One of the greatest things about going on safari is the element of surprise, something unexpected is bound to occur, nothing other than a good time (full of surprises) is expected! Guides are addicted to this element of surprise and spend many hours researching various aspects of the environment to arm themselves with the skills to detect an unusual event. Having said this, Londolozi is not a place where one can often see events in Leopard behavior that surprise the guides; these veterans have seen a most of rare events in the lifecycle of this elusive creature!
On a recent visit to Londolozi all occupants of our vehicle (including the Londolozi tracking maestro, Life), were caught completely off guard on finding three leopards mating! Leopards are solitary beasts and the only time when one is likely to see Leopards together is when one male mates with a female or a female is located with cubs. Researchers must be furious – this is not supposed to happen! Traditional belief has it that this solitary animal will do everything in its power to ensure that only its genetics are shared within its territory and yet here we were watching the “Camp Pan” male and the “Maxabene” young male mating with a very receptive “Tamboti” female! I think the lesson learnt is that in nature there are no rules and perhaps the best place to experience the excitement of a world of infinite possibilities is on game drive with a knowledgeable field team.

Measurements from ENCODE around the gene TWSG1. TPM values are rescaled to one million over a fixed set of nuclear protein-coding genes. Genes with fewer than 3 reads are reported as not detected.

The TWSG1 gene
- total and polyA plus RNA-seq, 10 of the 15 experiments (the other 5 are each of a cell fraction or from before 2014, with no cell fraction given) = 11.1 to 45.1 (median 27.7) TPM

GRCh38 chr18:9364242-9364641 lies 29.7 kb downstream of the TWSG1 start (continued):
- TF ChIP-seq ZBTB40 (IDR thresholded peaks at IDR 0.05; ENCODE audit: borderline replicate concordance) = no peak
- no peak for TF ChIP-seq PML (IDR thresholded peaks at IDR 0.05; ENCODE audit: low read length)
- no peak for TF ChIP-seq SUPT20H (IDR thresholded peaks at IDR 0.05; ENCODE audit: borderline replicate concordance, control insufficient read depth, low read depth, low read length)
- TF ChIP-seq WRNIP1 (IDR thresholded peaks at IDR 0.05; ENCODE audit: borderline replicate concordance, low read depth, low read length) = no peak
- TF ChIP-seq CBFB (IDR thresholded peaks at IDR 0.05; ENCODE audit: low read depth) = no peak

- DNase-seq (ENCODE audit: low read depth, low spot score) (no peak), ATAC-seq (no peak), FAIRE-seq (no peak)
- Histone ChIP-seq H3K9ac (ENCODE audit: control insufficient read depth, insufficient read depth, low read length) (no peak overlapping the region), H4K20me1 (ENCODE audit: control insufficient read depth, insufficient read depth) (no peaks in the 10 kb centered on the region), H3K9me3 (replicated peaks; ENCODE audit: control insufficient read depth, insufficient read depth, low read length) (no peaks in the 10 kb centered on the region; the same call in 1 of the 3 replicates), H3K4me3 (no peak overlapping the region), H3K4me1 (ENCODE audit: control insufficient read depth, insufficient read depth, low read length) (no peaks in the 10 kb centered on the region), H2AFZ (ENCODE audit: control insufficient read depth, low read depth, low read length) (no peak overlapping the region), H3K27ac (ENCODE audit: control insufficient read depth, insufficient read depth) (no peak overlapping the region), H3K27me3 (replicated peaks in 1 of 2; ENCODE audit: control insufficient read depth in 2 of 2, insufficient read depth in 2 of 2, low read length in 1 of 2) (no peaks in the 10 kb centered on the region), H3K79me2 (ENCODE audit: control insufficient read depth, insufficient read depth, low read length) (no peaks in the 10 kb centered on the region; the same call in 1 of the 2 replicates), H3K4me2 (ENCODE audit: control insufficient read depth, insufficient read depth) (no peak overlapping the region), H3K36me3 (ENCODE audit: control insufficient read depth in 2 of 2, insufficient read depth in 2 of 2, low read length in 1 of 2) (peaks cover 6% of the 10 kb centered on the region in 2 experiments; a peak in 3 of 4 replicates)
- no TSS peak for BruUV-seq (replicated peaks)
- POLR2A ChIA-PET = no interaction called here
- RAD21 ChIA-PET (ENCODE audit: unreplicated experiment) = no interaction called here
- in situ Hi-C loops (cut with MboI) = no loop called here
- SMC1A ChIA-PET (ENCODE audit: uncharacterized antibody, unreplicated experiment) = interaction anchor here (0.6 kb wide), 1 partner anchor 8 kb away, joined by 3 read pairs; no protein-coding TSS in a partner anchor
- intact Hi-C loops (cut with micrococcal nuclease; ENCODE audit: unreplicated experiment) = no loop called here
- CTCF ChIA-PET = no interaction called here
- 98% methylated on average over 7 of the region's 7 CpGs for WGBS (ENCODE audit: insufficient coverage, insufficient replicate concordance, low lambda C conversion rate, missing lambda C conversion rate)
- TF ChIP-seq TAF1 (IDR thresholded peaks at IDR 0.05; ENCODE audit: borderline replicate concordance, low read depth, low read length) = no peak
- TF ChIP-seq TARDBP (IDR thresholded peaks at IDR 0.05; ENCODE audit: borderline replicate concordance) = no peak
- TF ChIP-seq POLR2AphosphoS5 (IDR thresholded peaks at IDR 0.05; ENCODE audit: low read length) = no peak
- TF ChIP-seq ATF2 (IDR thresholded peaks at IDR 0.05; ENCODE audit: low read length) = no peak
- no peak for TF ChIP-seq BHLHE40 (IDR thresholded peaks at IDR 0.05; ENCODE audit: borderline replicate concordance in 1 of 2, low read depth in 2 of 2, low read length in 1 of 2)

Written by: Simon Bellingham of Bellingham Safaris
Filmed by: Mario Haberfeld (Londolozi Guest)